Swimming is an activity that not only helps you feel relaxed, but also burns a lot of calories. With this article, learn about the different techniques, strokes and styles of swimming.

Swimming Techniques

Swimming is one activity that helps you burn a lot of calories, while being easy on the joints. Since it supports your weight, the pressure on the joints is not much. At the same time, you build your muscular potency and stamina while swimming. In fact, it is one of the best exercises for summers, owing to the fact that it cools you off and refreshes you instantly. Even the oldies can take to swimming and exercise their body, without the danger of stressing it out. If these benefits were not enough, the activity has also been associated with improvement of the cardiovascular fitness of the body. In the following lines, we tell you about the various different techniques, strokes and styles that can be used for swimming.
Swimming Techniques, Strokes and Styles
The different strokes of swimming differ on the basis of their difficulty level and the resultant popularity.
Breaststroke requires exact timing and is amongst the most difficult swimming techniques. In this stroke, you glide through the water, with your body bobbing up and down. It is not for the beginners and should be learnt only after you have become adept at swimming. You need to pull your arms, breathe and kick as you swim. As you start, your arms are overhead and as you bring them toward the chest, you pull on the water. Keeping the hands cupped, you then bring them back to the original position. You need to breathe every time you stroke with your arms. As for the legs, bring the knees to the chest and thrust the legs backward, keeping them straight. To push the water and move forward, snap the legs together.
Butterfly stroke is also a difficult one and should not be tried by the beginners in swimming. In this one, the legs move together in a dolphin kick, while the water is pushed downward and backward with the help of the arms, moving together. Throughout the stroke, the torso undulates like an earthworm. Keeping your hands cupped, move the arms together and pull through the water. While facing the palms outward, try to press down and outward. To complete the arm stroke, swing the arms forward in a sweeping motion, above the water. As for the leg kick, begin by keeping the knees together, while bending them slightly. As you straighten them, give a downward thrust and whip the feet downward. Remember, for every arm stroke, there should be two kicks. You need to breathe at the end of the arm stroke.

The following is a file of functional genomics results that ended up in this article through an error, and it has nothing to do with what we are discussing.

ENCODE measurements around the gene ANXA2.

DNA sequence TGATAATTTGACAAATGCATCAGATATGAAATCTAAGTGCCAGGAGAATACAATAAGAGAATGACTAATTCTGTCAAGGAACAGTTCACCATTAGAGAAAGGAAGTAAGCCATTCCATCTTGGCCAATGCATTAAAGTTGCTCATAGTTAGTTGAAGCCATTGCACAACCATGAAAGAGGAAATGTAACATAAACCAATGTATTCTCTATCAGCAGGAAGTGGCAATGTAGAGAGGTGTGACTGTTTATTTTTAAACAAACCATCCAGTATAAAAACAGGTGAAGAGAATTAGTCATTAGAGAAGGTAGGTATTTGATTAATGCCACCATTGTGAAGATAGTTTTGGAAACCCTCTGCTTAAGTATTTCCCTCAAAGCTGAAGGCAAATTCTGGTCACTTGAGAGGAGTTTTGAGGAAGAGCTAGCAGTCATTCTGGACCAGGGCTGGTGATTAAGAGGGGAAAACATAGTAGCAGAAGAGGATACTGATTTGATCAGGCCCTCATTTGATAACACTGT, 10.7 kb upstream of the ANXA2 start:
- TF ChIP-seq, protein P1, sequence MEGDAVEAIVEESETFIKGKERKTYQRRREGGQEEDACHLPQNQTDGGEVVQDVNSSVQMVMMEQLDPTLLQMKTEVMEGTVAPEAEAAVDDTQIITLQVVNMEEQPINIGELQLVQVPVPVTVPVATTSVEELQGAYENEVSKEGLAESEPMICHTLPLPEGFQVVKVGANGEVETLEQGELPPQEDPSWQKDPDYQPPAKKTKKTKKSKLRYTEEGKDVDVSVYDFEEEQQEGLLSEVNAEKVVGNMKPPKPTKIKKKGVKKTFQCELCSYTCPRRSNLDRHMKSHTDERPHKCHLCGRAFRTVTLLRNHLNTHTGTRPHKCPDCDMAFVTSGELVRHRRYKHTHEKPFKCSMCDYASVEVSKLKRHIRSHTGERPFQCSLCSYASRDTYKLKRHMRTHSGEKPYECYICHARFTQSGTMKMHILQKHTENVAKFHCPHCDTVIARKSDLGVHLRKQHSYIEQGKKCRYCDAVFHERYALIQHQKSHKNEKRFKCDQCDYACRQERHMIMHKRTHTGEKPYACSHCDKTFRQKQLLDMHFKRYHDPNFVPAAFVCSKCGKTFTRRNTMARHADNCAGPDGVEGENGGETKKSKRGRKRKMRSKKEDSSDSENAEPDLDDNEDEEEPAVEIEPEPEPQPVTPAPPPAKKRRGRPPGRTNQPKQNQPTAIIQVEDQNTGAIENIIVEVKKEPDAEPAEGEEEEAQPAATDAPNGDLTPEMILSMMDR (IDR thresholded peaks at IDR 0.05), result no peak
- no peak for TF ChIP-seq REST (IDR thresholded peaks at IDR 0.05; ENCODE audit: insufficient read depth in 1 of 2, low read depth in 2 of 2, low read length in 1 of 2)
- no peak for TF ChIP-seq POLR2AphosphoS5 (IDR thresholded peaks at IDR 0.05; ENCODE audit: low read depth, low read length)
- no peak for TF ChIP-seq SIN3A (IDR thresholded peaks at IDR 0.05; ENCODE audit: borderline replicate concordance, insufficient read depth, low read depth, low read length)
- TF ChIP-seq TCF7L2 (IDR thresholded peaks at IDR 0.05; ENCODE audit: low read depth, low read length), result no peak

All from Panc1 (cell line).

The backstroke is pretty easy, as compared to the breaststroke and butterfly. In the backstroke, the arms are moved in an alternating, windmill pattern, while rotating and passing the face. The hands are always cupped and the thumb leaves the water first. As the hands push the water backward, they form an ‘S’ pattern. Coming down to the leg kick, remember that it is a flutter one, in which the legs kick in an alternating order. You need to bend the knees slightly, while relaxing the feet and ankles, and stress on the up-kick for propulsion. Throughout the stroke, you should keep your head back and the eyes towards the ceiling. Make sure that your head is always out of the water. Make sure to move your arms with equal strength and roll your body from side to side.
Crawl (Freestyle)
One of the easiest techniques of swimming, and perhaps the best for beginners, is the crawl. It is done on the belly and involves the flutter kick and windmill arm motion. The difficult part comprises of breathing, since the head is under water most of the time. The arms move in an alternating windmill motion, where the hands are cupped, but the wrist and hand are relaxed during recovery. Both the arms need to be pulled with equal strength, while making an ‘S’ pattern underwater. The leg kick is the same as in the backstroke. As for the breathing, catch a breath as your shoulder rises and exhale through the nose and mouth, when the head returns to the water. Turn the head enough to catch a breath, but do not lift it completely.
Freestyle Flip Turn (Used with Crawl)
The freestyle flip turn is used to turn around after reaching the wall of the swimming pool. It involves a somersault in the water, in which you flip and turn and use your legs to power-kick off the wall. The somersault should be started before reaching the wall. For the purpose, you need to tuck the chin and pull the knees into a tuck position. Throughout this, air should be blown out to avoid inhalation of water. Halfway through the flip, straighten out the body-tuck and extend the legs toward the wall. Now, push the wall and roll over onto the belly, while gliding towards the surface of the water. Continue gliding till you break the surface of the water. Thereafter, start stroking immediately.

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